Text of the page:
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  • Discoveries May Help Redraw Our Model of the Sun
    Posted by Heather Goss 12:54 AM on Mar 15, 2010

    NASA scientists have made a discovery that may play a part in explaining why the Sun experienced such a deep solar minimum the last few years.  In the recent issue of Science, solar physicist David Hathaway reports that parts of the Great Conveyor Belt have been moving at record speeds.  The Great Conveyor Belt describes a system of hot plasma that circulates through the Sun, coming up towards the surface at the equator and then traveling to the poles, before dipping down and moving back to the center. 


    blog post photo
    Image from taken by SOHO's Extreme ultraviolet Imaging Telescope on Sunday, March 14.

    Using the Solar and Heliospheric Observatory (SOHO), Hathaway has been monitoring the plasma as it moves to the poles, "a little like measuring the speed of a river on Earth by clocking the leaves and twigs floating downstream," and found that the belt has seen a significant increase in speed in the last five years.  Typically, the plasma travels at around 10-15 miles per hour, but after 2004, it sped up to 20-30 mph. 

    Strangely, the bottom layer of the belt seems not to be keeping up.  While SOHO can't visually see the bottom layer, it can track it by the speed of of sunspots across the surface, which are supposed to rooted in the lower layer.  In fact, the plasma moving below the surface isn't just moving slower, it's moving at a record-low speed.  This could mean that sunspots aren't actually rooted in that layer, unlike our current model of the Sun, or it could mean that there's something else going on that scientists' don't understand yet.  The Solar Dynamics Observatory, launched in February, will be able to "see" this lower layer through helioseismology.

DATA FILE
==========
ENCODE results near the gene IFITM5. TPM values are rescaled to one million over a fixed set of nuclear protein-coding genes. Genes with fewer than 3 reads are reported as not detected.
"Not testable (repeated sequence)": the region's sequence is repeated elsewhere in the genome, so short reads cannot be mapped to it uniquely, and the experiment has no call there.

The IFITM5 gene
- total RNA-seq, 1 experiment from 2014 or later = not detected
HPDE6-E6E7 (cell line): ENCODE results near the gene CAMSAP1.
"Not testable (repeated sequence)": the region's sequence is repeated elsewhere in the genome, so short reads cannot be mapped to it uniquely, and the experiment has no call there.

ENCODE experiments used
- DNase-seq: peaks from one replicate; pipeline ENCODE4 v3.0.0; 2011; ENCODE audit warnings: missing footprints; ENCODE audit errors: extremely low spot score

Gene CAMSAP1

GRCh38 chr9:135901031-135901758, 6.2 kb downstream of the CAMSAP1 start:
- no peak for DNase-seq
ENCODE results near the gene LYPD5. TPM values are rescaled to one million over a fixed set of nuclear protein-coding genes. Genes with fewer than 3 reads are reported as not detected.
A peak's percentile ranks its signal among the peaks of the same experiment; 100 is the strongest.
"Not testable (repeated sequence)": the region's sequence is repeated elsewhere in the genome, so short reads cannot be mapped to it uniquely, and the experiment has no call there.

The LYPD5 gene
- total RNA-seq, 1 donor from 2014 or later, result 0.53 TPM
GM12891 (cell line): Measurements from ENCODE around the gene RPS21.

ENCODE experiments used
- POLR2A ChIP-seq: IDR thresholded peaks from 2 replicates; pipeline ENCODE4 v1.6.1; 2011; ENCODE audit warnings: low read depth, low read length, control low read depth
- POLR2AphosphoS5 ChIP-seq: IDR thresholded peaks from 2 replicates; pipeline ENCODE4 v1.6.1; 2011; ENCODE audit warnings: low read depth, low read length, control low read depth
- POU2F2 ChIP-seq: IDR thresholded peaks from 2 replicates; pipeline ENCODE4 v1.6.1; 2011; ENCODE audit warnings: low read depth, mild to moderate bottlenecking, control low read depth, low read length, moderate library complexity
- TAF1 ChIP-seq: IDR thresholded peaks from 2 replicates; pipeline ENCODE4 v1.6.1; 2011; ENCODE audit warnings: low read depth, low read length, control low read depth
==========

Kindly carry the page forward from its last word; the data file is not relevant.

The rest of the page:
The other strange connection is that this speed-up occurred during the deepest solar minimum in a century, when previously, it was thought that a faster moving belt would create more activity in the Sun.  In other words, we're probably about to see a big shake-up with regard to our knowledge of how the Sun functions in the next year as SDO comes online and Hathaway continues his study of the Great Conveyor Belt. 

    In other news, the Sun's been a busy stellar object this week.  SOHO captured a video of a halo coronal mass ejection this morning, which may reach Earth around March 17.  Last Friday, SOHO watched as two comets felt the overwhelming pull of gravity right into the Sun's hungry mouth.

    Tags: os99, sun, SOHO, NASA, SDO

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